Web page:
Any successful network requires the involvement of “people groups,” with the goal of furthering principles that they support:
- Rhode Island Republican Assembly: RIRA’s Web site quotes Ronald Reagan as characterizing the California Republican Assembly as “the conscience of the Republican Party,” and RIRA’s role should be to populate the reform structure in Rhode Island with an eye toward maintaining principles that ought not be diluted.
- Moderate Party of Rhode Island: That said, there remain plenty of Rhode Islanders who recognize the pending calamity in their state and have a sound understanding of the steps necessary to avoid the worst of it. For that reason, it will remain important for dyed-in-the-wool conservatives and Republicans to work alongside self-identifying moderates. Compromises will have to go both ways, of course, such that nobody walks away from the table based on tangential or wholly irrelevant differences of opinion or aesthetic preferences. Toward that end distinct party labels are probably advisable, but cross-endorsements, so to speak, ought to be encouraged.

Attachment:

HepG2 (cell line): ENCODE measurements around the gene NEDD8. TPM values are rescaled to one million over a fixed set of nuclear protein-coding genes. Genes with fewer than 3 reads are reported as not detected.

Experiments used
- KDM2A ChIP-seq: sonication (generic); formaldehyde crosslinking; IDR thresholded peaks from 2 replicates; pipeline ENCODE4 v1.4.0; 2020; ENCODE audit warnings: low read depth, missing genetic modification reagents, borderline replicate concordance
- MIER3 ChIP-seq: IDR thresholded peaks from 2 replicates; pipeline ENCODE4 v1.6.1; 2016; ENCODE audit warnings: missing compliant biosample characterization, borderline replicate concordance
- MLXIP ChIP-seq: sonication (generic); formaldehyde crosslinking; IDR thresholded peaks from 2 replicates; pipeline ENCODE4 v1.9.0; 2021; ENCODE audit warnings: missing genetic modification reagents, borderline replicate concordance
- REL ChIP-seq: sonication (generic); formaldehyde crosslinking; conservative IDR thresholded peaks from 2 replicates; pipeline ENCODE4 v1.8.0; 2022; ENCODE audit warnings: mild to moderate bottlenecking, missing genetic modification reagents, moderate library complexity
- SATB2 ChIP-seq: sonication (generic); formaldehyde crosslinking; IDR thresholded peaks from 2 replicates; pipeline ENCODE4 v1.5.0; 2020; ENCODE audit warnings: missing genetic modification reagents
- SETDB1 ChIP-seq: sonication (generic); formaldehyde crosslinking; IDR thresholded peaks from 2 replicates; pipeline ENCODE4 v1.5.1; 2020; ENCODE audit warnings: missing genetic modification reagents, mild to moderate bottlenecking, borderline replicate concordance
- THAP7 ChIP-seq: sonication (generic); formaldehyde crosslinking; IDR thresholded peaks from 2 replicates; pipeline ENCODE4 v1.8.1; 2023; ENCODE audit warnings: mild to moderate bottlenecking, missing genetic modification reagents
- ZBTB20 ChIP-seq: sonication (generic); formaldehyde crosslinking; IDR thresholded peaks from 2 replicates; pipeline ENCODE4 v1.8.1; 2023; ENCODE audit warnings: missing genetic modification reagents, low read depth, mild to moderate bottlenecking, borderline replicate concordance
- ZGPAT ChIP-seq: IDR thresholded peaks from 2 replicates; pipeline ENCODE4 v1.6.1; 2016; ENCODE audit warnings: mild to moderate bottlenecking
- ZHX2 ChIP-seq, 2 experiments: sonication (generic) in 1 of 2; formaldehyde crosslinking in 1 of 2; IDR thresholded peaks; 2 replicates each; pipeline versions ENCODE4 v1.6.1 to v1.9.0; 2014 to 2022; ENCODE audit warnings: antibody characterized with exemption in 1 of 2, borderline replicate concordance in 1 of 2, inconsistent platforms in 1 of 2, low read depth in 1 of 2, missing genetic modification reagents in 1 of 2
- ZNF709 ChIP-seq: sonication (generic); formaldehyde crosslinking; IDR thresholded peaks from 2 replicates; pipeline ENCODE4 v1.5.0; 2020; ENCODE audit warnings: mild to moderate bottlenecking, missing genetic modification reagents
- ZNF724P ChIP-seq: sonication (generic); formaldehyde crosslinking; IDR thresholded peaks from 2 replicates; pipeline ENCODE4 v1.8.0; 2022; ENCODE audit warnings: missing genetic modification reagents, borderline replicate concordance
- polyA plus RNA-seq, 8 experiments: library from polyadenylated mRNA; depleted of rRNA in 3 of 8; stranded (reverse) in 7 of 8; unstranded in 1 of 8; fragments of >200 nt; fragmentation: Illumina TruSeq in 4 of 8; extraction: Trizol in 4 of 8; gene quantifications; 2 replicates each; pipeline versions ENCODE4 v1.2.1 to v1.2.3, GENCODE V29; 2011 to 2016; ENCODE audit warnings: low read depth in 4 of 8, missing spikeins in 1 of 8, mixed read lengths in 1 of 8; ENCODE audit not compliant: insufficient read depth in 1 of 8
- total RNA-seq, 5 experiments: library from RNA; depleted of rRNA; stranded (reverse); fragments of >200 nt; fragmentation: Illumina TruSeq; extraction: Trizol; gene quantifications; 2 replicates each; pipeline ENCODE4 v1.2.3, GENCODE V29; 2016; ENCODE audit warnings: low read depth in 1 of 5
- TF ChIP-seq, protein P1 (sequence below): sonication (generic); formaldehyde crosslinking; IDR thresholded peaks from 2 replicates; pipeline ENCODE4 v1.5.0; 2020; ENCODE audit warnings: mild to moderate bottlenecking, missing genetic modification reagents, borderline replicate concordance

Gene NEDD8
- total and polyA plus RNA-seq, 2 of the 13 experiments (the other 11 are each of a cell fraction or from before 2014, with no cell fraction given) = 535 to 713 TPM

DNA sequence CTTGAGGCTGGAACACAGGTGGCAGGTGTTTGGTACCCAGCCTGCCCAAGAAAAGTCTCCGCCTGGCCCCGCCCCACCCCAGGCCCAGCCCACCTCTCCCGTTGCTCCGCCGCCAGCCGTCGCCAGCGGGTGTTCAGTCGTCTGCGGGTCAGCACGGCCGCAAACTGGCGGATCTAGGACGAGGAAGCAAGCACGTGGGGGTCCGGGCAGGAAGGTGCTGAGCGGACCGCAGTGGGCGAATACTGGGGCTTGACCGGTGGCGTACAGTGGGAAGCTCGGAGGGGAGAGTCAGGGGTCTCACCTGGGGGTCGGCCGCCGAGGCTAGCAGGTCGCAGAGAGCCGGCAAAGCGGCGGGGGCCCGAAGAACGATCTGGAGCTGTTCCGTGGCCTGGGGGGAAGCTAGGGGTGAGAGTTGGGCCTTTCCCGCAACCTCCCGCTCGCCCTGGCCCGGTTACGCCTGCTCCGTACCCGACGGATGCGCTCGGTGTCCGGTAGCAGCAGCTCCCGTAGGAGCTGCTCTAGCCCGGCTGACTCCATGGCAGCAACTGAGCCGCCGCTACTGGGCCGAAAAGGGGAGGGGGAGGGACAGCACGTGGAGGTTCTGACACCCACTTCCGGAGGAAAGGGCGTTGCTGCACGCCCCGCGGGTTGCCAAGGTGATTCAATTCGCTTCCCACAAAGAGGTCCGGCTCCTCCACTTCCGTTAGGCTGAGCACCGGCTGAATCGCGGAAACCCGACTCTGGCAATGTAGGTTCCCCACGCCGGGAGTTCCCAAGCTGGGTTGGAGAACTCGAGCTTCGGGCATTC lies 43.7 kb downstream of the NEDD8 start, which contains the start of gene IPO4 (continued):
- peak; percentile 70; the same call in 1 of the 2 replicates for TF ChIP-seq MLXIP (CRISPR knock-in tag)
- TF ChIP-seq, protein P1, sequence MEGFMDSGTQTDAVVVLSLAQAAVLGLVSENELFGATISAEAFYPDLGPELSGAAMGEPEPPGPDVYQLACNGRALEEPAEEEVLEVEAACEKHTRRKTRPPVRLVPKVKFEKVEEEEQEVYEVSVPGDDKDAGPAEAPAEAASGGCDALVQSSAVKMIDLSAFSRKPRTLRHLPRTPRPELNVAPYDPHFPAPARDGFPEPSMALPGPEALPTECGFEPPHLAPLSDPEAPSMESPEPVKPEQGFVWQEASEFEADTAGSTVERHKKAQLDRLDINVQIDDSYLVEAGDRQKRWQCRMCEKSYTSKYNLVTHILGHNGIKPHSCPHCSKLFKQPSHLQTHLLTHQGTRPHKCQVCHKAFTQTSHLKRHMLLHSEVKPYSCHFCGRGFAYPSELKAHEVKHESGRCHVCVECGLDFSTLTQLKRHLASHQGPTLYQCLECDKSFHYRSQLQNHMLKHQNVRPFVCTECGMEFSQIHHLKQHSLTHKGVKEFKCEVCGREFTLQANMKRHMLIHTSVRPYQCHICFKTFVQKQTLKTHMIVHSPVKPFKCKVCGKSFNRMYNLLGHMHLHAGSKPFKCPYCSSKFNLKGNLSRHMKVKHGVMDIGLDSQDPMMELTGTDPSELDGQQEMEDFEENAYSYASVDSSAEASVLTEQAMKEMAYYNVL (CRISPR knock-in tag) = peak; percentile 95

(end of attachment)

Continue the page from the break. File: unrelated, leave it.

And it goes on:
- College Republican Federation of Rhode Island and Rhode Island Young Republicans: Similarly to RIRA, groups for young Republicans in the state should be brought into the fold, not only to cull active participants, but to involve a different voice and perspective.
Where Anchor Rising Fits into the Scheme.
Having observed the results of such a project, the contributors of Anchor Rising have no intention of becoming a propaganda organ for partisan activism, but when the lines are so clear and the needs so broad as in RI, there is no conflict between independence and cooperation. Our unique platform and established voice put us in an advantageous position to fill in gaps between and connect the various groups described above, primarily for the ends of communications and messaging:
- The contributors are universally interested in researching and analyzing Rhode Island’s problems, making it a natural inclination to take the findings of others — whether OSPRI’s research or the CC groups’ experience — and fit them into the narrative of the state. In that way, we would connect the various dots and help to make the case for suggested changes.